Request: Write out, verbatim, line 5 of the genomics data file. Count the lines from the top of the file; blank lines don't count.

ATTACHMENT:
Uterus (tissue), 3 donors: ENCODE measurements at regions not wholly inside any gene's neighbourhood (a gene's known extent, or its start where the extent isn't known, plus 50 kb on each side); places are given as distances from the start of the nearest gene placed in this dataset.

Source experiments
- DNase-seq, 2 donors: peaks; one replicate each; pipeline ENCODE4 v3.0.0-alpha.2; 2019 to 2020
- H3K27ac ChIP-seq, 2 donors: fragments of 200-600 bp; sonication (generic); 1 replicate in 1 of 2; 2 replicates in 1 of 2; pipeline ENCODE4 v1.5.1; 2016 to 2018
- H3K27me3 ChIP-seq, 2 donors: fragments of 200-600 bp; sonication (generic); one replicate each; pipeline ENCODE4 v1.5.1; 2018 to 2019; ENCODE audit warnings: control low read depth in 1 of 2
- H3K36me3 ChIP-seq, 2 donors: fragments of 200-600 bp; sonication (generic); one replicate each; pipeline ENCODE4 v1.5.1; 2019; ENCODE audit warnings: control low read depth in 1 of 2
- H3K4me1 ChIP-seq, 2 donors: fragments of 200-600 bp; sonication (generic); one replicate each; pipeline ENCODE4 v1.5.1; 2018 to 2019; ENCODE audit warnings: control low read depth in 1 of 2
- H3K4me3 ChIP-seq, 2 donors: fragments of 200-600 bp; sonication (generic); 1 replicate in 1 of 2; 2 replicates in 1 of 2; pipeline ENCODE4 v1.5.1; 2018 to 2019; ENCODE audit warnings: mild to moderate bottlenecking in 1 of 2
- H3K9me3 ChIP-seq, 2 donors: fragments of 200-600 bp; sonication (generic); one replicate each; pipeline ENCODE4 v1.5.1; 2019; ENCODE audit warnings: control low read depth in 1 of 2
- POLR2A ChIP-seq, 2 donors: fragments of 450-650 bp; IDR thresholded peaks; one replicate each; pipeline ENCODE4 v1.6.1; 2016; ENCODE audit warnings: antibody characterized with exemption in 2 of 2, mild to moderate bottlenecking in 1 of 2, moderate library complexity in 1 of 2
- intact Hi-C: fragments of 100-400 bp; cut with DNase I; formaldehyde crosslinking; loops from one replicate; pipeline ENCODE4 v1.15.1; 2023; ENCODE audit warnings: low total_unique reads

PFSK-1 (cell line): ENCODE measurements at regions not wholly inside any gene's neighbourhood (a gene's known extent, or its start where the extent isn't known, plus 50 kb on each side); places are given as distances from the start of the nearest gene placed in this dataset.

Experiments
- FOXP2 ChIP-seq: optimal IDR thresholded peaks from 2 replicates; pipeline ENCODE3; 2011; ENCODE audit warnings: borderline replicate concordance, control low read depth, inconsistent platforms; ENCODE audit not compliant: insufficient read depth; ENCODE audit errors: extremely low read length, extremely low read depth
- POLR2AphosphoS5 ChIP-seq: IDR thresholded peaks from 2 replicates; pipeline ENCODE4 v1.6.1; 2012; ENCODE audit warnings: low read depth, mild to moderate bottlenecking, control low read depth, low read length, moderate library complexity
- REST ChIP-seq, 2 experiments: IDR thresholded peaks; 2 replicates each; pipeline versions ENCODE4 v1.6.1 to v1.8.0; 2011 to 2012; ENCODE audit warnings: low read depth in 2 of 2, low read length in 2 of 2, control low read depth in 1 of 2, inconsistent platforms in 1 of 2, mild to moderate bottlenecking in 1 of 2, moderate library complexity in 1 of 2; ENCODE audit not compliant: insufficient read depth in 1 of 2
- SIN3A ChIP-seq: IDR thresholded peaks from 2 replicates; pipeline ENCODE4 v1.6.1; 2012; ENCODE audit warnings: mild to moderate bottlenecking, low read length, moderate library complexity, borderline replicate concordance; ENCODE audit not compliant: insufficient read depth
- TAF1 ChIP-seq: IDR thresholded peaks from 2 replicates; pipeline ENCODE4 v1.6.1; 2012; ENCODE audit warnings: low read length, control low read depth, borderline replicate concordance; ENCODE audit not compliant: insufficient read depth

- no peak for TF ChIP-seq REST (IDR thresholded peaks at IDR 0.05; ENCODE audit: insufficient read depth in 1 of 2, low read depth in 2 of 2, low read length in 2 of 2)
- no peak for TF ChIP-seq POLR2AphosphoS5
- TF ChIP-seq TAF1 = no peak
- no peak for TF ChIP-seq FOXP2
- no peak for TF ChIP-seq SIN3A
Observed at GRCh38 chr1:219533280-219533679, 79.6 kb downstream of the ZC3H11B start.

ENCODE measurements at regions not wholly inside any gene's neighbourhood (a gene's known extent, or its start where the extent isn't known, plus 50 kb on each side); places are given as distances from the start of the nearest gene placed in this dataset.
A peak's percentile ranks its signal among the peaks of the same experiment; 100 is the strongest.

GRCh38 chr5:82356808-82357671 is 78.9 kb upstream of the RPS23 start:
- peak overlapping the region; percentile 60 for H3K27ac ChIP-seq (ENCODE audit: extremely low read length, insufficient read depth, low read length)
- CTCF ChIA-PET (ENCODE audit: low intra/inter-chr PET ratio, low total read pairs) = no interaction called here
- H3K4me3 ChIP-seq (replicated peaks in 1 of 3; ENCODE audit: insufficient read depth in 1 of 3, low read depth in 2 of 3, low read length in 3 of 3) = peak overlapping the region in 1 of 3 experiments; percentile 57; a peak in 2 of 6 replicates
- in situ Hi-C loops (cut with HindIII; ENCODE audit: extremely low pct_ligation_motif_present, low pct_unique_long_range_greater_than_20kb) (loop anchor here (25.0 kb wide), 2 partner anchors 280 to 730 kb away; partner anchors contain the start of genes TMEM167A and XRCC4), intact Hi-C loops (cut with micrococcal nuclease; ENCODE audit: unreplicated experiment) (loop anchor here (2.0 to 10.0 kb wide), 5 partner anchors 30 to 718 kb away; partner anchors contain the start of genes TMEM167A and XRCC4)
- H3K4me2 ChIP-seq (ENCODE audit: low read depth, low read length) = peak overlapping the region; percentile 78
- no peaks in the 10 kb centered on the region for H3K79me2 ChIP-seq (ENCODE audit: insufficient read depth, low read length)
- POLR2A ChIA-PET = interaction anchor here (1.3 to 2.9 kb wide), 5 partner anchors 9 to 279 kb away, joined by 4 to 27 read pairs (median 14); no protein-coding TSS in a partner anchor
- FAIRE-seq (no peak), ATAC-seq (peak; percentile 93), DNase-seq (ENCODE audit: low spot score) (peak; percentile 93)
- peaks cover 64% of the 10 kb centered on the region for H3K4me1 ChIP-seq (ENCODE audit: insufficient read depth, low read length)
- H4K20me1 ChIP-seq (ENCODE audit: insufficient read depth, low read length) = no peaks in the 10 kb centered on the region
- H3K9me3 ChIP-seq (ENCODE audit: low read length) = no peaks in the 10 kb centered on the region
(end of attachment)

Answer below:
- H3K27me3 ChIP-seq, 2 donors: fragments of 200-600 bp; sonication (generic); one replicate each; pipeline ENCODE4 v1.5.1; 2018 to 2019; ENCODE audit warnings: control low read depth in 1 of 2